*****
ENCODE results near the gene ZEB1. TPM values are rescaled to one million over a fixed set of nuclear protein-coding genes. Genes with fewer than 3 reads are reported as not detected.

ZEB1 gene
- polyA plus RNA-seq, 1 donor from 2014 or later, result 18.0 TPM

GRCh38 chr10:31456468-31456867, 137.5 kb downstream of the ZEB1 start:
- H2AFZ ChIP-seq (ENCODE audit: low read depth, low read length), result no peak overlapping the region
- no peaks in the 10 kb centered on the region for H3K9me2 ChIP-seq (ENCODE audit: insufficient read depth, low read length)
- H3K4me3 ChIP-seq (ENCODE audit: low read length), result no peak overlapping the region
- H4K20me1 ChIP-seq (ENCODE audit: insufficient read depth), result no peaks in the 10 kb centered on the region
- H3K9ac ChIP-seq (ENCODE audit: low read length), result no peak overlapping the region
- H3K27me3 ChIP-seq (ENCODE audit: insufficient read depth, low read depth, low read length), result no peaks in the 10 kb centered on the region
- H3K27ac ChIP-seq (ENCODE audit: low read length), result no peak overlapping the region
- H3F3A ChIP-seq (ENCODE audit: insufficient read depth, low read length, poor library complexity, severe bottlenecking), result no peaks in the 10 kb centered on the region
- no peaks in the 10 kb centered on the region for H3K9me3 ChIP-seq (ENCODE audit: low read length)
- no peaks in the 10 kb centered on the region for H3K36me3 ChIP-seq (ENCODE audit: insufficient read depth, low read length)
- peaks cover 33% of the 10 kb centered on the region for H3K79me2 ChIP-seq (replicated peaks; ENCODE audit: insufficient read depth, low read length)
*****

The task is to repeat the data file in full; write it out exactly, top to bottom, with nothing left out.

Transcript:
ENCODE results near the gene ZEB1. TPM values are rescaled to one million over a fixed set of nuclear protein-coding genes. Genes with fewer than 3 reads are reported as not detected.

ZEB1 gene
- polyA plus RNA-seq, 1 donor from 2014 or later, result 18.0 TPM

GRCh38 chr10:31456468-31456867, 137.5 kb downstream of the ZEB1 start:
- H2AFZ ChIP-seq (ENCODE audit: low read depth, low read length), result no peak overlapping the region
- no peaks in the 10 kb centered on the region for H3K9me2 ChIP-seq (ENCODE audit: insufficient read depth, low read length)
- H3K4me3 ChIP-seq (ENCODE audit: low read length), result no peak overlapping the region
- H4K20me1 ChIP-seq (ENCODE audit: insufficient read depth), result no peaks in the 10 kb centered on the region
- H3K9ac ChIP-seq (ENCODE audit: low read length), result no peak overlapping the region
- H3K27me3 ChIP-seq (ENCODE audit: insufficient read depth, low read depth, low read length), result no peaks in the 10 kb centered on the region
- H3K27ac ChIP-seq (ENCODE audit: low read length), result no peak overlapping the region
- H3F3A ChIP-seq (ENCODE audit: insufficient read depth, low read length, poor library complexity, severe bottlenecking), result no peaks in the 10 kb centered on the region
- no peaks in the 10 kb centered on the region for H3K9me3 ChIP-seq (ENCODE audit: low read length)
- no peaks in the 10 kb centered on the region for H3K36me3 ChIP-seq (ENCODE audit: insufficient read depth, low read length)
- peaks cover 33% of the 10 kb centered on the region for H3K79me2 ChIP-seq (replicated peaks; ENCODE audit: insufficient read depth, low read length)